6. Weather - In this section, weather intensity is reported as either light (-), moderate ( ), or heavy (+). If sudden weather conditions change and are in the vicinity of the airport (10-mile radius), these will be reported as ‘VC.’ Additionally, you may also see ‘TS’ which indicates thunderstorms, or ‘RA’ which indicates rain.
  7. Sky condition - This section provides information about cloud cover. The height of the cloud is reported in a three-digit number, while letter codes are used to indicate the type of cloud. For example, ‘BKN007’ would stand for broken clouds at 700 feet.
  8. Temperature/Altimeter - This section shows the temperature, which will be described in whole degrees celsius. This section may also show the altimeter.

How is Metar generated?

METAR reports are typically generated from weather observation stations or airports. More often than not, though, META reports are usually generated from an automated observation system.

They are usually generated once every hour, although some stations can generate them at an even quicker rate of once every half hour.

In the USA, the FAA is able to poll all systems remotely and then spread all of the generated reports via METAR format. Though it’s generally unclear whether METAR reports are generated via radio or mobile, weather stations have a vast range of operators and capabilities.

Therefore, while it is possible that individual workers may very well look over the reports before they are transmitted, it is to make sure that there are no mistakes, it is much more common for the vast majority of all METAR reports to be both generated automatically and distributed automatically.

What does a Metar stand for?

METAR originates from airports and permanent weather observation stations and stands for Meteorological Terminal Aviation Routine Weather Report.

However, in the United States, the FAA (federal aviation administration) uses a slightly different term and describes the METAR report as standing for Aviation Weather Report.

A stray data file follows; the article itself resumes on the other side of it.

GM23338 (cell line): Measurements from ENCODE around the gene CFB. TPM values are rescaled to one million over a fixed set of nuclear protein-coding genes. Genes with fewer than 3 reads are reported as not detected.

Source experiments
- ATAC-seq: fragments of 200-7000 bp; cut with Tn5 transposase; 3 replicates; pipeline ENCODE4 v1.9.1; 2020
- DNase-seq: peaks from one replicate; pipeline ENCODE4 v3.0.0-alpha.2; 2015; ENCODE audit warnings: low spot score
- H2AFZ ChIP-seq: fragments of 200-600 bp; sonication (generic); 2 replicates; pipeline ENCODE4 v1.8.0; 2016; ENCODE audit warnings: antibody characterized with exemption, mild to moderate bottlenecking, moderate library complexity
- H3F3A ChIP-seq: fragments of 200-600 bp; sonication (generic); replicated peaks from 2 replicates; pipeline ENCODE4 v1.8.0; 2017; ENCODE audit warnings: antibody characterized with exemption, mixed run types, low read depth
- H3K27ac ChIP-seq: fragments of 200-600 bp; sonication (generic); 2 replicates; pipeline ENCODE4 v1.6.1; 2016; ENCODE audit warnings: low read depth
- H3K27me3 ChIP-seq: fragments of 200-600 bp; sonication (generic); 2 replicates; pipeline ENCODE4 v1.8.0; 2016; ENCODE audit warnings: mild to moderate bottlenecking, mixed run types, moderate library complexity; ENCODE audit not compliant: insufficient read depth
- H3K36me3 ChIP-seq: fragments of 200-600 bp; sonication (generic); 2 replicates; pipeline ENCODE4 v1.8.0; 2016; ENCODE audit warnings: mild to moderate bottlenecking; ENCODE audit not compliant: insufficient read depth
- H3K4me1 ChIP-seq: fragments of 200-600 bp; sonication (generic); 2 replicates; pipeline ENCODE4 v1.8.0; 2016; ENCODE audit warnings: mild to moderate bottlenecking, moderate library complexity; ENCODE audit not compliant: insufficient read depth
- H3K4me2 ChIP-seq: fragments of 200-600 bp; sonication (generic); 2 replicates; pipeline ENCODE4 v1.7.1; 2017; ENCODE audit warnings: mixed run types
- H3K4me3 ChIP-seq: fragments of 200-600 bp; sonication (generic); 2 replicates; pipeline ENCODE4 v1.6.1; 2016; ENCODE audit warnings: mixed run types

As a side note, it’s worth noting that both the United Kingdom’s Met Office and the National Oceanic and Atmospheric Administration both use the FAA's version of METAR, although the structure and purpose are the exact same as a METAR report - the only difference is the name.

Additionally, METAR is also sometimes referred to as Meteorigical Terminal Aviation Routine Weather Report or Meteorological Aerodrome Report.

How do you read wind forecast aviation?

Besides METAR, there are other ways that pilots are able to gain information on incoming weather conditions, and one of the most common ways is via a dedicated wind forecast.

An aviation wind forecast, sometimes also known as a winds aloft forecast, is a type of forecast that reports wind conditions at certain altitudes. This type of forecast is specifically used for aviation purposes, and can sometimes include information about the temperature, too.

In these types of forecasts, the easiest way to begin reading them is by first understanding what the different components of the forecast mean. Focusing on the wind conditions, the wind direction within this type of forecast will be displayed as ‘DD’ while the wind speed will be displayed as ‘SS’.

In a report, both of these components are displayed in a simple 4-digit number sequence (eg. 3287) indicating that the wind direction is 320 degrees north, and the wind speed is 87 knots. Keep in mind that the wind direction is always rounded up to the nearest 10 degrees and that the trailing zero is almost always excluded.